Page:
A loud splitting sound tore through the air, followed by a series of cracks and bangs. Rosa gasped as orange flames burst out of the top floor windows of the shop opposite, and billowed upwards. Swirling streams of black smoke inked the pale sky. Fire raged behind the first-floor windows, and the ground floor shop was filled with smoke and flames. She cried out in pain as acrid fumes hit her lungs, forcing her to clamp her hand over her mouth. Everyone was shouting and running for cover as burning timber peeled away from windows. Screams pierced the air as lengths of wood and red-hot embers rained down on the crowd below. Rosa’s legs were like jelly and she felt dizzy. She stumbled over something on the ground in front of her and lurched forwards. She made out a woman, clutching her arm.

 

‘Help,’ came the agonised cry at Rosa’s feet. ‘Please help me.’

Panic engulfed Rosa, and she was transported back to the sensory onslaught of the Warsaw Ghetto, to primitive memories of endless screaming, to the cacophony of bombs and blasts and gunshots. From behind, someone shoved her out of the way and she stumbled forwards. All around her, people were coughing, retching and staggering, scarves and hands clasped over their mouths, desperate to escape the blaze. The air was cloying. Putrid. She was plunged into blind terror, realising she could die. This wasn’t Poland, and it wasn’t the end of the war, but she had to get away from the fire and ring 999 before someone died.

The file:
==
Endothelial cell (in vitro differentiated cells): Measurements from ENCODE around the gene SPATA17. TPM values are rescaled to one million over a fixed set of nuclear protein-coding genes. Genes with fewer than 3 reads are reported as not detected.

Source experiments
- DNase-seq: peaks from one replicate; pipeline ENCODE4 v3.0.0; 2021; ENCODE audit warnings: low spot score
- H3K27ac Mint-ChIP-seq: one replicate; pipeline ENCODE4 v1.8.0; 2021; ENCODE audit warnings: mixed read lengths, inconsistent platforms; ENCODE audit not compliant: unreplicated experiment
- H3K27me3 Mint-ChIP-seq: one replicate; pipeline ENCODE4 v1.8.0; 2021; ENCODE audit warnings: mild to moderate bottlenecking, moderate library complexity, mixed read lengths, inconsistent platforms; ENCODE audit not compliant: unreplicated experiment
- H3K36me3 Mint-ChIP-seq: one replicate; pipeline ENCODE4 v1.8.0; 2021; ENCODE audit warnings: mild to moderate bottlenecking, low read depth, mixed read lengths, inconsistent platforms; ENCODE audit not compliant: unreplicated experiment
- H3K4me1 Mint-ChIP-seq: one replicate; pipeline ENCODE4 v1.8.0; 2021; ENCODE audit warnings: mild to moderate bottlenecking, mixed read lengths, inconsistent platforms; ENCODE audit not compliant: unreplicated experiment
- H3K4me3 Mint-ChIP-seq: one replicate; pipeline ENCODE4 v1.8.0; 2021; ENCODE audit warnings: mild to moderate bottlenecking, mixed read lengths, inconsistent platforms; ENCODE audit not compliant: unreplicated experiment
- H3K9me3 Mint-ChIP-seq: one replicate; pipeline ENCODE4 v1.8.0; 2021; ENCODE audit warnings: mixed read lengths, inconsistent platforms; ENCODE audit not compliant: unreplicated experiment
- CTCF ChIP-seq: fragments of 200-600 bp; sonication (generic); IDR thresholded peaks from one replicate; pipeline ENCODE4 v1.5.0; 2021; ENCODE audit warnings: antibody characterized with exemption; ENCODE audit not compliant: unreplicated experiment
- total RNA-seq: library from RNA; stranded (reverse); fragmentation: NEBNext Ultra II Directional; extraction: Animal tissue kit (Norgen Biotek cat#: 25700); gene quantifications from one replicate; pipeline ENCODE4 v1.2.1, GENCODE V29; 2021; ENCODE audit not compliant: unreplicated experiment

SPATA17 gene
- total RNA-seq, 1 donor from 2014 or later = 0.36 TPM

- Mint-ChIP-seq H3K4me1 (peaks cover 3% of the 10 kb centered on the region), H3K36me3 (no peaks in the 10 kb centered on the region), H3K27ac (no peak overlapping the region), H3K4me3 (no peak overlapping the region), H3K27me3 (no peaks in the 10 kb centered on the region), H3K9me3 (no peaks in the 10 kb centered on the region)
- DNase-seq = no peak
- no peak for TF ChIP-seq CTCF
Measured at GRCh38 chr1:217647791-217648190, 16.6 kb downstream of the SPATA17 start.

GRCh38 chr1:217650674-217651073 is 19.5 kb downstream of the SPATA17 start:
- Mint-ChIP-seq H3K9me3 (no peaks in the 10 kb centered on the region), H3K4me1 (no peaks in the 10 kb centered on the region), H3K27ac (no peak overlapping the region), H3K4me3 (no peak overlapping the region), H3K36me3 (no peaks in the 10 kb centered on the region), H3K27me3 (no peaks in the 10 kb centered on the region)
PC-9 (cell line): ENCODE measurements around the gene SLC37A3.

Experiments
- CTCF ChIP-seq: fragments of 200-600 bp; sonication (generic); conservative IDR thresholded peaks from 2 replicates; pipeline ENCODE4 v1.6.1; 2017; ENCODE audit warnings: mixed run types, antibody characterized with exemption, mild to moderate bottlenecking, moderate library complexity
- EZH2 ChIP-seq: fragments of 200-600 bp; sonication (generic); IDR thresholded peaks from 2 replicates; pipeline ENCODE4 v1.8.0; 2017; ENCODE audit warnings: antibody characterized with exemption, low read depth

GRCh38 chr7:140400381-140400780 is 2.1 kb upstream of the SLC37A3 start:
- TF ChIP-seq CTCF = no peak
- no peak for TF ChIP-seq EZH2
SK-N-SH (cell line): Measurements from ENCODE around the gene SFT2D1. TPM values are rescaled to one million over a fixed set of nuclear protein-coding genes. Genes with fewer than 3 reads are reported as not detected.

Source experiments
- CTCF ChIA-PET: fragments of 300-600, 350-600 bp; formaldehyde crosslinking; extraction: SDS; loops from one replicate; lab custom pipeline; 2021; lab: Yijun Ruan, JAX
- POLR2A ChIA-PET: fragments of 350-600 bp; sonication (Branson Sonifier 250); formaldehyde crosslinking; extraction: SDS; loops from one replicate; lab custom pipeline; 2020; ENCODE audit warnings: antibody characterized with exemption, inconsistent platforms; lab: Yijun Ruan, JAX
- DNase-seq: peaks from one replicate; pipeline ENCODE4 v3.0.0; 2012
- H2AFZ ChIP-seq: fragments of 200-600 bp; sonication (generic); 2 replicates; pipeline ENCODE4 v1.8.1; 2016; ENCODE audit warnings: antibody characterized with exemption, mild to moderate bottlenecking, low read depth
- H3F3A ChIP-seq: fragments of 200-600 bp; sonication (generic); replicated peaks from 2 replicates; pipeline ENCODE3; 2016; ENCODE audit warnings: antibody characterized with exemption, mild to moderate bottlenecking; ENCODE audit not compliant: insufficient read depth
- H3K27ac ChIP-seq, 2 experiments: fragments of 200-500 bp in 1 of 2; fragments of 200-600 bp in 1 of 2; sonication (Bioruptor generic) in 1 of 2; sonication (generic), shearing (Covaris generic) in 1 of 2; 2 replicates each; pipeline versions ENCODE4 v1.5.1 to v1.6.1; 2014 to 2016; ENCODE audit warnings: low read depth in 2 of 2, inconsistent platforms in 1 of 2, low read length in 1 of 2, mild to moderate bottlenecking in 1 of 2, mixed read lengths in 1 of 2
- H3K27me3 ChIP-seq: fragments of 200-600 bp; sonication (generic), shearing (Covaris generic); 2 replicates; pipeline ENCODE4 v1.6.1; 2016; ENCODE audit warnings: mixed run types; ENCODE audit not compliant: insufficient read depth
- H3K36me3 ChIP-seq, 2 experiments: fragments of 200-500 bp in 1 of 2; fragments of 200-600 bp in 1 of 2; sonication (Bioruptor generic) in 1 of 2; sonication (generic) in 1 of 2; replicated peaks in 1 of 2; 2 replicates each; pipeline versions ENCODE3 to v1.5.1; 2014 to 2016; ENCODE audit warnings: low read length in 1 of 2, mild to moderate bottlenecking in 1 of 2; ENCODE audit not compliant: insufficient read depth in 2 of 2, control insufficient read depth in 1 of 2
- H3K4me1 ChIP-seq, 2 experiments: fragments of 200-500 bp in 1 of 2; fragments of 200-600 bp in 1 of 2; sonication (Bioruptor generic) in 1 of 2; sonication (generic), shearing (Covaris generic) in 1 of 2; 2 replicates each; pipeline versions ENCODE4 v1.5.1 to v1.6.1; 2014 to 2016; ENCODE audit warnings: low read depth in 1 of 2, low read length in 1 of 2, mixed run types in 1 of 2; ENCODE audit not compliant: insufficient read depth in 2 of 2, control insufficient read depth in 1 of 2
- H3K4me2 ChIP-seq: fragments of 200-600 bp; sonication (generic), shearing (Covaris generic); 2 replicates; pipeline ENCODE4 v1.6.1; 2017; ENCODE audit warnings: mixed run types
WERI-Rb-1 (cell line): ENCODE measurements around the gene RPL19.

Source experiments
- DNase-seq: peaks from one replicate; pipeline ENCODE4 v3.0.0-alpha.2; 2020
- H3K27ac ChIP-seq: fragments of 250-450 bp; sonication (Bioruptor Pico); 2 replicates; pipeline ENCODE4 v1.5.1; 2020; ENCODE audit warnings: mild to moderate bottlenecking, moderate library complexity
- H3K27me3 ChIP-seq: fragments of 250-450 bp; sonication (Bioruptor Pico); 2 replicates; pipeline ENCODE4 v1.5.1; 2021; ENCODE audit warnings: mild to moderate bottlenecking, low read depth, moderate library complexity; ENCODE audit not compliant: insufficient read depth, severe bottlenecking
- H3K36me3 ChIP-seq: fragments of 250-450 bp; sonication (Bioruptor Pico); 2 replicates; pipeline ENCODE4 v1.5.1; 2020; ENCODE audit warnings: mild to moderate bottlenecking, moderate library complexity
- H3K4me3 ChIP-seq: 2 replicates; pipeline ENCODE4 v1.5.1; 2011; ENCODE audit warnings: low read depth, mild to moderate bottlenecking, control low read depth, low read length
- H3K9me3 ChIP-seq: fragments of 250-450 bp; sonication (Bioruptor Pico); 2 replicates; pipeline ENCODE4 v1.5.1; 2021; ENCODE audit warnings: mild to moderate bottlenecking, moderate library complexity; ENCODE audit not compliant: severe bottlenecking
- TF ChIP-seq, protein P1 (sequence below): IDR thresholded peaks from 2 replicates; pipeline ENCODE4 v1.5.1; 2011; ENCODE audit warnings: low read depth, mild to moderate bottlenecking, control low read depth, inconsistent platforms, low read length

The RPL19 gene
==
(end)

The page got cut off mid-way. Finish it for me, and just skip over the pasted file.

As the blaze ripped through the roof, smoke continued to spiral upwards into the sky. Rosa staggered blindly towards the blue door of her shop, to the step and doorway, arms groping ahead for something to grab. The fumes bit at her lungs and she was gasping for air so much she was retching. Finally, her hands grabbed the handle. She used all her weight to heave the door open and stumbled inside, pushing it shut behind her as quickly as she could.